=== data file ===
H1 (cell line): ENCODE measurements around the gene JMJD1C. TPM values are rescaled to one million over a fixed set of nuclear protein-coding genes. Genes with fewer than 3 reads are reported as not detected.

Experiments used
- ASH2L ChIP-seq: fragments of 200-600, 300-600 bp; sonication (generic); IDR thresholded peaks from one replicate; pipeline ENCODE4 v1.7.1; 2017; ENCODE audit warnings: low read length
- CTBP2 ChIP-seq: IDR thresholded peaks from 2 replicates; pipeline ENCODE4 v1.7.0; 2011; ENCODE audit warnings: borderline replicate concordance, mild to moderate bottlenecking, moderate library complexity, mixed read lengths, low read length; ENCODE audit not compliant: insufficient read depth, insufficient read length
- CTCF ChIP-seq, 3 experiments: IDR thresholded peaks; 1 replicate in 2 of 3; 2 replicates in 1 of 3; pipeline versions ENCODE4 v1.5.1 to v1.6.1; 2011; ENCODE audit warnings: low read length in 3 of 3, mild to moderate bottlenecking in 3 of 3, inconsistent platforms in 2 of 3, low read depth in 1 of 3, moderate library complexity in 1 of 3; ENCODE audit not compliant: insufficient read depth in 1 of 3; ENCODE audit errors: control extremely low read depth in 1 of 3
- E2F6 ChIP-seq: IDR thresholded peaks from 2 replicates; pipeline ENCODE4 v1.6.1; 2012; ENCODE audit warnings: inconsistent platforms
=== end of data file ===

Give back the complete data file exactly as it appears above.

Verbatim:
H1 (cell line): ENCODE measurements around the gene JMJD1C. TPM values are rescaled to one million over a fixed set of nuclear protein-coding genes. Genes with fewer than 3 reads are reported as not detected.

Experiments used
- ASH2L ChIP-seq: fragments of 200-600, 300-600 bp; sonication (generic); IDR thresholded peaks from one replicate; pipeline ENCODE4 v1.7.1; 2017; ENCODE audit warnings: low read length
- CTBP2 ChIP-seq: IDR thresholded peaks from 2 replicates; pipeline ENCODE4 v1.7.0; 2011; ENCODE audit warnings: borderline replicate concordance, mild to moderate bottlenecking, moderate library complexity, mixed read lengths, low read length; ENCODE audit not compliant: insufficient read depth, insufficient read length
- CTCF ChIP-seq, 3 experiments: IDR thresholded peaks; 1 replicate in 2 of 3; 2 replicates in 1 of 3; pipeline versions ENCODE4 v1.5.1 to v1.6.1; 2011; ENCODE audit warnings: low read length in 3 of 3, mild to moderate bottlenecking in 3 of 3, inconsistent platforms in 2 of 3, low read depth in 1 of 3, moderate library complexity in 1 of 3; ENCODE audit not compliant: insufficient read depth in 1 of 3; ENCODE audit errors: control extremely low read depth in 1 of 3
- E2F6 ChIP-seq: IDR thresholded peaks from 2 replicates; pipeline ENCODE4 v1.6.1; 2012; ENCODE audit warnings: inconsistent platforms